We continued like this for 6 months. Every so often, I’d try to get her to latch without it, but to no avail. I had resigned myself to using it for the rest of our breastfeeding relationship. Originally, my goal was to nurse 6 weeks. (I think someone recommended that to me.) After the trouble I had, I did not feel like I couldn’t quit earlier. But, I wanted to give it a fair try.
Then my goal was to nurse at least 6 months, and wean her at that point. I was comfortable with that, and felt like that was a great start. By the time 6 months approached, we were in our little groove. Things were going well, so I decided not to worry about weaning her right then. I mean, the nipple shield hampered things a little, especially for nursing in public, but it was so freeing to me to not be exclusively pumping.
The suddenly, at 6 months, I offered my bare breast to her and she took it! I honestly have no idea why it suddenly worked when it hadn’t all the times that I had tried before. It was almost cold turkey – I put away the nipple shield and never used it again. Things were wonderful!
The most freeing thing was being able to easily nurse in public. This is one of my favorite pictures – I took it when I was nursing Savannah while waiting for the train to come. A lady walked up to me and said a few pleasantries to me, and I don’t think she ever realizing I was nursing a baby!
We had about a month or two of beautiful problem-free nursing when I started having trouble again. It began when we went to the Dominican Republic, though the timing was coincidental. My memory of the exact details are hazy, two years later, so I apologize for any gaps in my story.
Every time she nursed on my right breast, it felt like pieces of broken glass. At first I’d just nurse through the pain, but by the time we left the D.R. I found I was skipping that breast altogether. (At this point, we had settled into a pretty good routine of nursing only one side per session, and switching to the other side for the next session. Savannah seemed to prefer it that way – she never took the second breast if I tried both the same session.) I think it was thrush, but Savannah never displayed the symptoms, so I’m really not sure.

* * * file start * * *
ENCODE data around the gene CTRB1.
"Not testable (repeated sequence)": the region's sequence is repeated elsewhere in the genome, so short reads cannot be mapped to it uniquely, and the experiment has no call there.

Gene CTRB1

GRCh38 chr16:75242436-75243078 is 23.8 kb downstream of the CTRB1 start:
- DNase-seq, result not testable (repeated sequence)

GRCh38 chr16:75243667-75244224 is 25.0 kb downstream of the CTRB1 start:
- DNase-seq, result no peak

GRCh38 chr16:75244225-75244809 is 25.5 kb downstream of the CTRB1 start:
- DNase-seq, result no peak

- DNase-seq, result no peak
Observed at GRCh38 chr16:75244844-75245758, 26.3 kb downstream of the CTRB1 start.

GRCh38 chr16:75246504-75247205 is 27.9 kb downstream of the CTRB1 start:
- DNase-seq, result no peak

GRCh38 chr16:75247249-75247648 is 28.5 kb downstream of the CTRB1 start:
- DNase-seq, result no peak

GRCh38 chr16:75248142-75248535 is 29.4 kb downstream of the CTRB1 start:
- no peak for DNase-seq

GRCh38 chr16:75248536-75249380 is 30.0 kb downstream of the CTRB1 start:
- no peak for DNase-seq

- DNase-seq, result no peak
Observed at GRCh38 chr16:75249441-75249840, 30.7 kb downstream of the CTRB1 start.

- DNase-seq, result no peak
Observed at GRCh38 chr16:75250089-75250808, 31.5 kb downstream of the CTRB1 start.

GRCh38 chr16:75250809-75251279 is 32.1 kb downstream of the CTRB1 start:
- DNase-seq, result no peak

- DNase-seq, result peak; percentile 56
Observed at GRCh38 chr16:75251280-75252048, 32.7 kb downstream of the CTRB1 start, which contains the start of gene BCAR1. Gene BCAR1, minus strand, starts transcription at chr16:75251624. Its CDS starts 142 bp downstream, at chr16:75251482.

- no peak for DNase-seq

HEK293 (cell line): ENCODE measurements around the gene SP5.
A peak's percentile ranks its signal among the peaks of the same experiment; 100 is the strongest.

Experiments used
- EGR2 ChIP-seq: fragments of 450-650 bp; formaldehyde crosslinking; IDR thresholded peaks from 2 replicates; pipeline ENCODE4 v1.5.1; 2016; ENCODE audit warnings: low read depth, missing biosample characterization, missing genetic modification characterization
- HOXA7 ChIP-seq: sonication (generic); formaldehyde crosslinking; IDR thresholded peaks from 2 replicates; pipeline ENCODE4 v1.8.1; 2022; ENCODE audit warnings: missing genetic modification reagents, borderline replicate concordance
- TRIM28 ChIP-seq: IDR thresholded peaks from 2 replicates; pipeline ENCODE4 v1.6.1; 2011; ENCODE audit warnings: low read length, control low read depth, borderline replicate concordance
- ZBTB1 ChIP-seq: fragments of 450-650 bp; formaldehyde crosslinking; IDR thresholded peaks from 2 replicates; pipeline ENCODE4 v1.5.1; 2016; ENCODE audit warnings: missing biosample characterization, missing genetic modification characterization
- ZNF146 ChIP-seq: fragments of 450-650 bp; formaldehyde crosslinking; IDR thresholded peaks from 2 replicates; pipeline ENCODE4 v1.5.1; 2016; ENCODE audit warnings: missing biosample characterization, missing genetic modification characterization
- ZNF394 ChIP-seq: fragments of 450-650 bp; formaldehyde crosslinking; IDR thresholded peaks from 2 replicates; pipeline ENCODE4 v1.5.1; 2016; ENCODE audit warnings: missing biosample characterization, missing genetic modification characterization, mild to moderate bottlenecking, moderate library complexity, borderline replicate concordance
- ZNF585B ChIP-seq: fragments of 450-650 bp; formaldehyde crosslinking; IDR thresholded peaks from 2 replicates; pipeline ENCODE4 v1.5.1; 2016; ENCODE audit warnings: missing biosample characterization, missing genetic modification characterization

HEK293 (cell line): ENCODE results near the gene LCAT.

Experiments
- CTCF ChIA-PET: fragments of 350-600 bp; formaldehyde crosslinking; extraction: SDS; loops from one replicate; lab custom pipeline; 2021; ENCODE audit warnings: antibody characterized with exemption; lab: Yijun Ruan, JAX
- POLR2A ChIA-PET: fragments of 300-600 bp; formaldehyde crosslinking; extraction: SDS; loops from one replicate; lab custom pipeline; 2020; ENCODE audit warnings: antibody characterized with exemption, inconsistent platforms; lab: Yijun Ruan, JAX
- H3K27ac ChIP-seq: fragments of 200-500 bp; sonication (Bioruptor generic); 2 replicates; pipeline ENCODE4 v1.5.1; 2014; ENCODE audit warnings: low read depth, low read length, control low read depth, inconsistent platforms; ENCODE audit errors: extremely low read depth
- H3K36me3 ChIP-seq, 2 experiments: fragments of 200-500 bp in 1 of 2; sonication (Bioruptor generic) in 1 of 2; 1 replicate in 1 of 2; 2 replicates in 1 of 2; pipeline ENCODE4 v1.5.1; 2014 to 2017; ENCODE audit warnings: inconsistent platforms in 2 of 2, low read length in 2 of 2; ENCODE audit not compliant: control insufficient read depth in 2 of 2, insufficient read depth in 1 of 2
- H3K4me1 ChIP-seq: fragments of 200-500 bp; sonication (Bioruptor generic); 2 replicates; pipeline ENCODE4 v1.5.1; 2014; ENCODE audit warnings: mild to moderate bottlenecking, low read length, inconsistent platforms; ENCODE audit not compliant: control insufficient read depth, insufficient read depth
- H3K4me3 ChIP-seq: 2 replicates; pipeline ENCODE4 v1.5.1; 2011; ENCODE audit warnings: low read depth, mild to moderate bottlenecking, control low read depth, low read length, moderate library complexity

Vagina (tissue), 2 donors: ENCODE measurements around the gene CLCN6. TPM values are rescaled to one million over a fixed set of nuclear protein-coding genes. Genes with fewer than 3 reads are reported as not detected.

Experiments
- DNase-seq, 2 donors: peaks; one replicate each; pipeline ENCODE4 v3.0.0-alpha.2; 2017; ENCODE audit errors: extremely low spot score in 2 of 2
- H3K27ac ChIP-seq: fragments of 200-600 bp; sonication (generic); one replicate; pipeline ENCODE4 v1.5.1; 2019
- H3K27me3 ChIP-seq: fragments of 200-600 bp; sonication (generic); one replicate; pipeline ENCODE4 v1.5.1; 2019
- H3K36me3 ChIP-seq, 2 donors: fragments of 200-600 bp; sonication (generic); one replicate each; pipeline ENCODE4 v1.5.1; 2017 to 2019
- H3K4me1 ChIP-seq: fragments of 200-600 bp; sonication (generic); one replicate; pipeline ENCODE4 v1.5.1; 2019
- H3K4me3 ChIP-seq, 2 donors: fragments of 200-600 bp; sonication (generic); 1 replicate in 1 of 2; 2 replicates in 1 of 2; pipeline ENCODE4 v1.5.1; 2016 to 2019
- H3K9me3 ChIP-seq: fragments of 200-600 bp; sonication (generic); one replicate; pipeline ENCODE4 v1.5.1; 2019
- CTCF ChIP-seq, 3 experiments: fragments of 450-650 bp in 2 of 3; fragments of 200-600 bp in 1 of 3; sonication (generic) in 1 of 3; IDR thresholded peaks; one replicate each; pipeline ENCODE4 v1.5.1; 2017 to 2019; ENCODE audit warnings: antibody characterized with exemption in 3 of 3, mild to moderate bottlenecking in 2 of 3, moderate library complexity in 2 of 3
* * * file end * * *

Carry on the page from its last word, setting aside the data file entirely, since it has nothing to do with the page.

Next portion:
In typical me fashion, I delayed contacting anyone who could help me, preferring to research by myself to figure out what was wrong. However, skipping that side repeatedly was really not a good idea. A couple of weeks later, I got mastitis again (though at the time I thought it was just a clogged duct). It wasn’t so obvious and textbook as before, though. I ended up calling the local La Leche League leader, and I can’t remember what she told me, but whatever it was it didn’t help. (I was still feeling the broken glass pain, so nursing a lot – which is generally the best thing for clogged duct/mastitis wasn’t ideal for me.) I went to see an IBCLC at a hospital near me (a different one than I went when Savannah was born). She showed me how Savannah had a shallow latch on that side, which perhaps was how I got thrush. (I think? I don’t remember exactly what she said.)
I know I called my midwife at some point, and she suggest Jack Newman’s APNO, which I did pick up at a local compounding pharmacy. The glass pain went away after using the, but the mastitis stayed. My midwife, believing I actually just had a clogged duct because of my lack of a fever, recommended warm compresses and trying some other natural methods (like raw potatoes).
The problem was that I wasn’t running a fever. In retrospect, I realize I don’t run fevers, so that isn’t a good indication for me in deciding if I’m sick or not. I didn’t know this at the time though. I can’t remember everything, but I know that it felt like YEARS before I got brave enough to insist on an appointment. I think all total I was sick for about 4 weeks. I kept saying, clogged ducts don’t last this long!! PLEASE give me antibiotics!!
FINALLY I got in to see the midwife. She confirmed that I had mastitis – my breast was very swollen and very red and purple by this point. She gave me an antibiotic prescription and I went home to fill it.
Around this same time, I contacted another midwife at a different practice where I had previously been a patient (long story!) and she actually took the time to really listen to me. She did some research into clogged ducts and gave me some suggestions, and I made an appointment. Unfortunately the earliest I could get in was a week away, but I went ahead and made the appointment. I was able to get in earlier than that to see the other midwife mentioned above, who did give me the prescription. I didn’t cancel the other appointment though (more about that later).
That weekend we flew up to my in-laws’ house in Massachusetts for a family wedding. For timeline purposes, Savannah had just turned 8 months old at this point. I felt very sick for the trip, but was confident that the antibiotics just needed to kick in and I’d be fine, just like last time. However, after 4 days I was still pretty sick, and I think the toll of the trip was making me feel even worse. I slept a lot and skipped church (though I did make it to the wedding!).
At one point, I noticed that my breast was starting to get something – an abscess – right where the clogged duct was. It started very small, but from all my Google searches, I knew that abscesses mean go to the emergency room. I called my midwife, and felt very frustrated. She said abscesses were rare, that she’d never seen one, and she asked me if the baby was nursing on that side. I said no, because my breast was so misshapened at this point that not only could Savannah physically not nurse, I couldn’t even get the pump to work correctly on my breast. She told me how to hand express, and I promised I would try that. (Which I did, and I’m grateful for her advice about that!)